Conservative Leader Andrew Scheer says Canadian history should be honoured and celebrated — warts and all.
“I believe Canada’s history should always be celebrated,” Scheer said Monday morning in Ottawa during an announcement that also included a promise to eliminate admission fees at all nine national museums across the country.
“Now, is it perfect? Of course not, but we must never allow political correctness to erase what made us who we are,” said Scheer.
“We can and we should celebrate the giants of our history,” said Scheer, before naming Sir John A. Macdonald, the first prime minister of Canada, who was a Conservative, as well as Liberal prime ministers William Lyon Mackenzie King and Sir Wilfrid Laurier.
“We can look to the past, acknowledge and learn from mistakes and celebrate achievements at the same time,” said Scheer. “If we look back on our history and our leaders and see only the blemishes, we miss out on a beautiful story of a country that has progressed into one of the safest, freest, and most prosperous in the world.”
In the last few years, statues and other memorials dedicated to controversial figures from Canadian history have been subjected to greater scrutiny — and even removal — due to greater awareness of and sensitivity to the role they played in causing harm to First Nations, Metis, and Inuit.
Two years ago, the Liberal government led by Justin Trudeau renamed Langevin Block, a building that sits across from Parliament Hill, out of respect for Indigenous Peoples. Hector-Louis Langevin was a father of Confederation, but also an architect of the residential school system.
The building is now called the Office of the Prime Minister and the Privy Council.
In January 2018, the City of Halifax took down a statue of Edward Cornwallis, who founded the city in 1749. The removal was considered an act of reconciliation over a proclamation Cornwallis had made that offered bounty to anyone who killed a Mi’kmaq person.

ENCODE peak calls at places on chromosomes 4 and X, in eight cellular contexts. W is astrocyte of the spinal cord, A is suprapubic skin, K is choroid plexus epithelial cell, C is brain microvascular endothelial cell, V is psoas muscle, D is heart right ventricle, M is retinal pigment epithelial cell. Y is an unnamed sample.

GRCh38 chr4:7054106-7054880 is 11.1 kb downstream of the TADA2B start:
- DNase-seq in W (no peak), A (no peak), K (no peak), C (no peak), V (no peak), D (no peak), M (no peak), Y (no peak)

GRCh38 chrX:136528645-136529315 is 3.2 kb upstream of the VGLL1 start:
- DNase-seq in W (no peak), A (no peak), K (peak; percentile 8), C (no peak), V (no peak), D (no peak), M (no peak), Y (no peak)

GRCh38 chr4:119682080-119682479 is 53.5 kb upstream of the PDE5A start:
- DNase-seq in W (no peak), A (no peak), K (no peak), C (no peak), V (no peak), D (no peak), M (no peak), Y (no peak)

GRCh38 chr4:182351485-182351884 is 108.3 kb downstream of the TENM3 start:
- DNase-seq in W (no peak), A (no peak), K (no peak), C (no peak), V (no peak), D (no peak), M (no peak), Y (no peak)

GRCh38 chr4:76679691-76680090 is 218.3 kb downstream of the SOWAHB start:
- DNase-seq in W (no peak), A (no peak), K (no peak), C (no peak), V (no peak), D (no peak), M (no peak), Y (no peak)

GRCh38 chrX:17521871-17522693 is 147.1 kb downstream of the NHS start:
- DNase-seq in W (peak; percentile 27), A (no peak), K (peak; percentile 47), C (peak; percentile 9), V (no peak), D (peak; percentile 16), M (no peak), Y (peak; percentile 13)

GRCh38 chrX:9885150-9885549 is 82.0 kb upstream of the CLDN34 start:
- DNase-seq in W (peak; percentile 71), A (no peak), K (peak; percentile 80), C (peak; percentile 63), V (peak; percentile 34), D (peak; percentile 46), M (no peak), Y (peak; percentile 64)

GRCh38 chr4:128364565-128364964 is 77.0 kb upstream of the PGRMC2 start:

Also in 2018, a statue of Macdonald was removed from the steps in front of Victoria City Hall, also as a reconciliation gesture over Macdonald’s part in creating and defending the residential school system in Canada.
Monuments and memorials to Confederate heroes have also been removed in the United States, partly driven by the belief that they glorify white supremacy.
The Conservatives said scrapping admission fees to nine national museums would make it easier for families to learn about Canadian history, as well as make school trips and family vacations more affordable.
The parliamentary budget office estimates that would cost the government about $21 million a year.
“The very act of walking into a museum is a reminder that before us came generations of Canadians who shaped this land into what it is today: a single, united country with shared experiences, of trial and triumph, and shared responsibilities towards one another,” said Scheer.
The nine national museums include the National Gallery of Canada, the Canadian War Museum and the Canada Science and Technology Museum in Ottawa, as well as the Canadian Museum for Human Rights in Winnipeg and the Canadian Museum of Immigration at Pier 21 in Halifax.
Scheer said he would also make the RCMP Heritage Centre in Regina a national museum, and also make its admission free.
The announcement also included a promise to designate the gravesites of all past prime ministers, as well as former governors general, as national historic sites.
“Because despite those who wish to sweep some of these leaders under the rug, they have left their mark not only on our country but on the entire world and they are worthy of honour and respect,” Scheer said.
Scheer made the announcement on an otherwise quiet day, as the party leaders prepare for the English-language debate Monday evening.